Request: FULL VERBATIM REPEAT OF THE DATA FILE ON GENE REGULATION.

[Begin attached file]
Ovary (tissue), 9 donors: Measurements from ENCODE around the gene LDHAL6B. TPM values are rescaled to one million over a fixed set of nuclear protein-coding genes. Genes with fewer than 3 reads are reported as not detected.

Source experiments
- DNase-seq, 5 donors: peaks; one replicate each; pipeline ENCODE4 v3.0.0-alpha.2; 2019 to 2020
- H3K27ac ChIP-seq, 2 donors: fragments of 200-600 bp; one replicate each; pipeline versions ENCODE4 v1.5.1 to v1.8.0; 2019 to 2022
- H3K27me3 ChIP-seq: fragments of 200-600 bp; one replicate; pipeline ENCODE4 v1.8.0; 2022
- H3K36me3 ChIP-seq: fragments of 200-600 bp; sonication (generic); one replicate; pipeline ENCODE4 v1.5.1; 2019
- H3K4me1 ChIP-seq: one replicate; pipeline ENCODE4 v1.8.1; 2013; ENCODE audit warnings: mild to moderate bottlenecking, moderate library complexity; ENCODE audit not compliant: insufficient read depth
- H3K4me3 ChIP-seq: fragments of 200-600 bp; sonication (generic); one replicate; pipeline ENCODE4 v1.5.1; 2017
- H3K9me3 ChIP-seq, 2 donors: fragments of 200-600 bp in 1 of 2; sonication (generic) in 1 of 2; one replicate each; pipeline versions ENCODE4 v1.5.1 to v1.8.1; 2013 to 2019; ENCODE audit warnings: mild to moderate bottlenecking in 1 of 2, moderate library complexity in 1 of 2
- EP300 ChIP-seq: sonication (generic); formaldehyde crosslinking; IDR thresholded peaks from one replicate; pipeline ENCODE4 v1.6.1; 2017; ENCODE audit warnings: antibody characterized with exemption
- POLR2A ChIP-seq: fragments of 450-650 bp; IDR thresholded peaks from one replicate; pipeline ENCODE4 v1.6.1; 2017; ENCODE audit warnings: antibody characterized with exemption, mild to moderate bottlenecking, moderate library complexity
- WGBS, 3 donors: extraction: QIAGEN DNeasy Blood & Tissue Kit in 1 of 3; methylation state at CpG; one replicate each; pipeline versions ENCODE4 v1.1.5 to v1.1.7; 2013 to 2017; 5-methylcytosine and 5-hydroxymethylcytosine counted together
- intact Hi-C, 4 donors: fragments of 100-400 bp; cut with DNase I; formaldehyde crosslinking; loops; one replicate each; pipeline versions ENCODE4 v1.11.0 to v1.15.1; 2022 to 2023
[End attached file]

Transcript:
Ovary (tissue), 9 donors: Measurements from ENCODE around the gene LDHAL6B. TPM values are rescaled to one million over a fixed set of nuclear protein-coding genes. Genes with fewer than 3 reads are reported as not detected.

Source experiments
- DNase-seq, 5 donors: peaks; one replicate each; pipeline ENCODE4 v3.0.0-alpha.2; 2019 to 2020
- H3K27ac ChIP-seq, 2 donors: fragments of 200-600 bp; one replicate each; pipeline versions ENCODE4 v1.5.1 to v1.8.0; 2019 to 2022
- H3K27me3 ChIP-seq: fragments of 200-600 bp; one replicate; pipeline ENCODE4 v1.8.0; 2022
- H3K36me3 ChIP-seq: fragments of 200-600 bp; sonication (generic); one replicate; pipeline ENCODE4 v1.5.1; 2019
- H3K4me1 ChIP-seq: one replicate; pipeline ENCODE4 v1.8.1; 2013; ENCODE audit warnings: mild to moderate bottlenecking, moderate library complexity; ENCODE audit not compliant: insufficient read depth
- H3K4me3 ChIP-seq: fragments of 200-600 bp; sonication (generic); one replicate; pipeline ENCODE4 v1.5.1; 2017
- H3K9me3 ChIP-seq, 2 donors: fragments of 200-600 bp in 1 of 2; sonication (generic) in 1 of 2; one replicate each; pipeline versions ENCODE4 v1.5.1 to v1.8.1; 2013 to 2019; ENCODE audit warnings: mild to moderate bottlenecking in 1 of 2, moderate library complexity in 1 of 2
- EP300 ChIP-seq: sonication (generic); formaldehyde crosslinking; IDR thresholded peaks from one replicate; pipeline ENCODE4 v1.6.1; 2017; ENCODE audit warnings: antibody characterized with exemption
- POLR2A ChIP-seq: fragments of 450-650 bp; IDR thresholded peaks from one replicate; pipeline ENCODE4 v1.6.1; 2017; ENCODE audit warnings: antibody characterized with exemption, mild to moderate bottlenecking, moderate library complexity
- WGBS, 3 donors: extraction: QIAGEN DNeasy Blood & Tissue Kit in 1 of 3; methylation state at CpG; one replicate each; pipeline versions ENCODE4 v1.1.5 to v1.1.7; 2013 to 2017; 5-methylcytosine and 5-hydroxymethylcytosine counted together
- intact Hi-C, 4 donors: fragments of 100-400 bp; cut with DNase I; formaldehyde crosslinking; loops; one replicate each; pipeline versions ENCODE4 v1.11.0 to v1.15.1; 2022 to 2023